Remove any leftover wallpaper paste and use a damp cloth to remove dust and dirt where you’re fitting the coving.

Create a Key

Use a sharp tool such as a putty knife to score the area you have marked. By scoring the wall, you create a key that improves coving-to-wall/ceiling adhesion. Give your wall and ceiling a final wipe-over to remove any dust this step may have created.

Cut Corners as Required

You may need to cut the coving to fit the corners of the room if you don’t have pre-cut corner sections. These pieces must be cut at an angle to fit perfectly in the corners.

There are two main methods you can use to cut corners:

A. Using a Mitre Block

Cutting angles in your coving so that the two pieces join perfectly is best done with a mitre block.

If it’s a standard 90-degree corner, cut each piece of coving at 45 degrees using a mitre block. If it’s not a 90-degree corner, use an angle finder/protractor to measure the required angle. Once you know the corner angle, divide the number in two to give you the angle at which each piece of coving should be cut.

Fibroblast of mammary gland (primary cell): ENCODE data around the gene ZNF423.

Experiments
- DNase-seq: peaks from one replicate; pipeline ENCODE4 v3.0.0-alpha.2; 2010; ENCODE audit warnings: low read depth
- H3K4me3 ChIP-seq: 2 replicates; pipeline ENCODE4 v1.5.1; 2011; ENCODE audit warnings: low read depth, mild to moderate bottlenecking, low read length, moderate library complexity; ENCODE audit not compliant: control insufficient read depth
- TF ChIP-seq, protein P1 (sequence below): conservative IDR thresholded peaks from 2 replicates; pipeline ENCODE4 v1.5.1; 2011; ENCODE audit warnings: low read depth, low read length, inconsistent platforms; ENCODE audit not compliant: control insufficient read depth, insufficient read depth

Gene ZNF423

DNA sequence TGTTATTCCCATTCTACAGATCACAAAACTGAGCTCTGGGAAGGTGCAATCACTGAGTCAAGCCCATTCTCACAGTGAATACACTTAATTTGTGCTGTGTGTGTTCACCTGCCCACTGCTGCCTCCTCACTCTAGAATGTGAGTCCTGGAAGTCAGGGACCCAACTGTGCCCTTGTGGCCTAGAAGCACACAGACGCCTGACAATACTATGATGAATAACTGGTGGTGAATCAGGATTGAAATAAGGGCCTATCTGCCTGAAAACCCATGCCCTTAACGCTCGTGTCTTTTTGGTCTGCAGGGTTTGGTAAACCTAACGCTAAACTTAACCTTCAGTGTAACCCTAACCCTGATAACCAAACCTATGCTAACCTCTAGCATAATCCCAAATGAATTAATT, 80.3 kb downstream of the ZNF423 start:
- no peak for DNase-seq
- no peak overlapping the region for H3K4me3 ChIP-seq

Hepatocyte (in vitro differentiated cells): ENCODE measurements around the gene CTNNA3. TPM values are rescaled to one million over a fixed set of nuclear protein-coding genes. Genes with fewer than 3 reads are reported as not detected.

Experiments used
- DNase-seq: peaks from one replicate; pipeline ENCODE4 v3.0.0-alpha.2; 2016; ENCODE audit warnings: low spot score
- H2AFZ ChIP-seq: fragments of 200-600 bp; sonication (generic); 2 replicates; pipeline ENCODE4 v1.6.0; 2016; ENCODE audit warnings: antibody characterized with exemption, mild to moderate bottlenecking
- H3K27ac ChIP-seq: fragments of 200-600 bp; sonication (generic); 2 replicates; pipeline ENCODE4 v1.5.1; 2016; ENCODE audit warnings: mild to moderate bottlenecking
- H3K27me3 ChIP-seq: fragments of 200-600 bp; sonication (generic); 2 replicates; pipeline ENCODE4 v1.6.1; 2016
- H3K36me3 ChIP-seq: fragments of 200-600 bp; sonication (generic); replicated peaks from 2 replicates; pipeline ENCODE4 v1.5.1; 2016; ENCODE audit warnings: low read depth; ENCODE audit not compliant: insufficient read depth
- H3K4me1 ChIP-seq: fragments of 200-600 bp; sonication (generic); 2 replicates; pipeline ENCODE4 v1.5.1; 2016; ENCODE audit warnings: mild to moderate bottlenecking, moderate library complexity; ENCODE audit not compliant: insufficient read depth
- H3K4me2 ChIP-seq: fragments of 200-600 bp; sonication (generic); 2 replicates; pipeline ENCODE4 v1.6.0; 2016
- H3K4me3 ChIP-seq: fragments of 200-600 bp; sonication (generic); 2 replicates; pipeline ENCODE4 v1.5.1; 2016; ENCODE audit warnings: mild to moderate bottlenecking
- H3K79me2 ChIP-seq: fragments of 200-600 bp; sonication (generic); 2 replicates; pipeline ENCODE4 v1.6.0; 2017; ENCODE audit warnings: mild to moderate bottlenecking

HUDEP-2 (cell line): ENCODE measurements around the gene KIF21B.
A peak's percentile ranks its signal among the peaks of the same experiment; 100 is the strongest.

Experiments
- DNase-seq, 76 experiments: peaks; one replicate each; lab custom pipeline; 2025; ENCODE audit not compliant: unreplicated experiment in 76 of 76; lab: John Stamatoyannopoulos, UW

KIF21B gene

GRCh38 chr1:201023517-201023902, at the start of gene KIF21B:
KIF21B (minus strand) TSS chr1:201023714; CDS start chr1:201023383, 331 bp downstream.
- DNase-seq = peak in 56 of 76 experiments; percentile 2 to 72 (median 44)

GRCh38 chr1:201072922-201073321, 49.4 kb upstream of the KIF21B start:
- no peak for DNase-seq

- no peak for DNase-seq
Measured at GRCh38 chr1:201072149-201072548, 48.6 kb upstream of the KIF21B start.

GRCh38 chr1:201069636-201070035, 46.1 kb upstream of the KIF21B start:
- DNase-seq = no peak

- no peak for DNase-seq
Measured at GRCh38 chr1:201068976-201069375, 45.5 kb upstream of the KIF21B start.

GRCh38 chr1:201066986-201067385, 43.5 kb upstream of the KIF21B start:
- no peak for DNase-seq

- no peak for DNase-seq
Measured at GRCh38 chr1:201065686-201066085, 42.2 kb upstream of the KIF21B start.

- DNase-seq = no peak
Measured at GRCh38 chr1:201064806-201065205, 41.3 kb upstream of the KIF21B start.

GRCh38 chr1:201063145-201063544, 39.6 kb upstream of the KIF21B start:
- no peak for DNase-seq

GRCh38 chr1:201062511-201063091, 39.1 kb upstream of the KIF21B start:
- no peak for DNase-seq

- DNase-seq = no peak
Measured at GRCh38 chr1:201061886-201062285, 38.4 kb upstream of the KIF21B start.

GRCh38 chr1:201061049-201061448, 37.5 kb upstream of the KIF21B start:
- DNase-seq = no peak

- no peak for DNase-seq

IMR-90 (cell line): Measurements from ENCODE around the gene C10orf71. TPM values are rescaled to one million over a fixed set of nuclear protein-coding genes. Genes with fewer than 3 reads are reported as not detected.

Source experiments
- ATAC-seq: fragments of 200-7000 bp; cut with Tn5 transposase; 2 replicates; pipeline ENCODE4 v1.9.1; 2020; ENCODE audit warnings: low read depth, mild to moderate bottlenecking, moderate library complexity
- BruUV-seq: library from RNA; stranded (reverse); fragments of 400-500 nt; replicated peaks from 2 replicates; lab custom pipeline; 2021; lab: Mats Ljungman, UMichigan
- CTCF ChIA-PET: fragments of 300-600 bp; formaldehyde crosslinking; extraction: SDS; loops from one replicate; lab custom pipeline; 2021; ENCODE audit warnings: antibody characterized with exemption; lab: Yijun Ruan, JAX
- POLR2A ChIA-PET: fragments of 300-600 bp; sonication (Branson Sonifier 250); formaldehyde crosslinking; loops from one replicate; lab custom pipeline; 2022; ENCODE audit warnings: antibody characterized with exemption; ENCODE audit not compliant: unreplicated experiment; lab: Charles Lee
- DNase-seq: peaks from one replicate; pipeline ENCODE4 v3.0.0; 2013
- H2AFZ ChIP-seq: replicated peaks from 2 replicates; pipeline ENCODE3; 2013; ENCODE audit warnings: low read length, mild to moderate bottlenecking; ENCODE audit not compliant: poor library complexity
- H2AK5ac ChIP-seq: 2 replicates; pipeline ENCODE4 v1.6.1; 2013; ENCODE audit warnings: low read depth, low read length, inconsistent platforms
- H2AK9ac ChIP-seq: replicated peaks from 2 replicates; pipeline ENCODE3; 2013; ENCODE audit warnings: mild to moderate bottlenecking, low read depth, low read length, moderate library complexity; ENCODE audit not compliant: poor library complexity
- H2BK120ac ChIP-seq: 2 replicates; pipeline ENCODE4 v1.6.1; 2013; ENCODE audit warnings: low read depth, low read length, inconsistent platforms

Make sure you cut the angle with the coving facing the right way, as you will cut the piece differently depending on whether it’s an internal or external corner.

The video below shows you how best to use a mitre block and which way to cut your coving:

YouTube player

Pro Tip: When sawing the coving, use one hand to steady the coving whilst sawing with the other hand. A crosscut saw with medium teeth, and a rigid blade is best for this job.

B. Using a Mitre Saw

A mitre saw is another way to cut angles in your coving. Check out the video below, which shows you how to use your mitre saw safely when cutting angles.

YouTube player

Cut Coving Strips Shorter as Required

You may need to cut your lengths of coving to get a perfect fit for your room. As these pieces will form a straight edge, cut directly across the coving so that two pieces can be connected to form one long section.

Pro Tip: Cutting coving can produce fine dust, so protect yourself with goggles and a dust mask.

Smooth the Cut Edge

You must ensure the newly cut surface is smooth and free from rough areas. Use sandpaper to rub down the freshly exposed cut edge and ensure it’s flat and smooth.

3. Fit Coving

Start in one corner with either your pre-made corner section or your freshly cut corner piece. Ensure that it fits neatly into the corner.

How To Apply Adhesive and Attach to the Wall